Growth of lung cancer tumor halved with this new approach

March 1, 2018 (Medical News Today) 

Researchers at the  Sahlgrenska Academy in Sweden conducted a thorough investigation on the role of long noncoding RNA in the development of cancer tumors.

Researchers have known there is a relationship between noncoding RNA and cancer. RNA acts as a messenger carrying instructions from DNA to controlling the synthesis of proteins. A noncoding RNA is a functional RNA molecule that is transcribed from DNA but not translated into proteins. Researchers have realized that by downregulating noncoding RNA action, as a result, it has seen to reduce tumor growth in a mouse model of lung cancer by up to 50 percent. Since RNA sequencing is used to identify the appropriate molecules, this is a tool that allows researchers to view the range of expressed RNA related to decreased tumor growth.

Following the study, mice were grafted with human lung cancer tissue that had been injected with locked nucleic acid antisense oligonucleotides – which is an agent that blocks the action of applicable noncoding RNA – twice every week. Furthermore, cancerous tumors had almost halved in size within 15 days.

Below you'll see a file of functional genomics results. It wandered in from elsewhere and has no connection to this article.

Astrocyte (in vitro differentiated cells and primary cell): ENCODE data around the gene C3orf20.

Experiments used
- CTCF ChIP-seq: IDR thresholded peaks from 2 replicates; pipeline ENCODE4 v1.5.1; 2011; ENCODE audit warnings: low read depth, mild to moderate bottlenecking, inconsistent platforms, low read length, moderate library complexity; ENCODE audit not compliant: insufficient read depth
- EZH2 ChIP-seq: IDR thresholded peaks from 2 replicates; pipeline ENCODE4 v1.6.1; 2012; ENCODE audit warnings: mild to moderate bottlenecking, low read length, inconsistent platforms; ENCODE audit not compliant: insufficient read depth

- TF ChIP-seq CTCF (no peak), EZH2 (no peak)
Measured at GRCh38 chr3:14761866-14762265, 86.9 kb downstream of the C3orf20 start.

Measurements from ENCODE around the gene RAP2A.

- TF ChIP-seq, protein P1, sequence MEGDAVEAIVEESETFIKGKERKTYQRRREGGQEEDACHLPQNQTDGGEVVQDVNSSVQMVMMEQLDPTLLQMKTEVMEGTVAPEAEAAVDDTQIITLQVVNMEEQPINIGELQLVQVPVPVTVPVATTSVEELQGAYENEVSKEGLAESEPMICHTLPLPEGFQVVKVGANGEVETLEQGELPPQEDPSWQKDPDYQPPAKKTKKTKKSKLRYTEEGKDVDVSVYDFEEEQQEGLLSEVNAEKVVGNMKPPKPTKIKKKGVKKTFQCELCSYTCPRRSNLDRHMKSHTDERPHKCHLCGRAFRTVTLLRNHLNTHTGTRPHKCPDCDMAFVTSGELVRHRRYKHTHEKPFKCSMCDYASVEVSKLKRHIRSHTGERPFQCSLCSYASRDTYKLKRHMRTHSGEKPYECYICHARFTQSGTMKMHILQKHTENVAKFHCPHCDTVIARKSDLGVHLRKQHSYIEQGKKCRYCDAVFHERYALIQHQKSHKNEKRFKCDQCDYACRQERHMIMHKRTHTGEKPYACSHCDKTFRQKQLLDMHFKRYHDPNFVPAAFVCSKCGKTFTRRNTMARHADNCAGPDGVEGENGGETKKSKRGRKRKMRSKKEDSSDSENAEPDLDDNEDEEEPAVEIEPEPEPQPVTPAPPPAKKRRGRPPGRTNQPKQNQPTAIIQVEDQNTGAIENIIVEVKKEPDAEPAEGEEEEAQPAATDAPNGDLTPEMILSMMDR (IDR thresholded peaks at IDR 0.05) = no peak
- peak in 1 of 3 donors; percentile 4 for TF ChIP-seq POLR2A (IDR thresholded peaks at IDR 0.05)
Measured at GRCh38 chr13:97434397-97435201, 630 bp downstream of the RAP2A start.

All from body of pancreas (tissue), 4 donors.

Researchers suggest that this system in the future can be used to treat lung cancer in humans, with correspondingly favorable conclusions. More thorough studies will be able to verify the potential to conduct clinical trials on patients. Ultimately, this RNA treatment may perhaps be the future in the treatment of all cancers. 

Read more about this study here.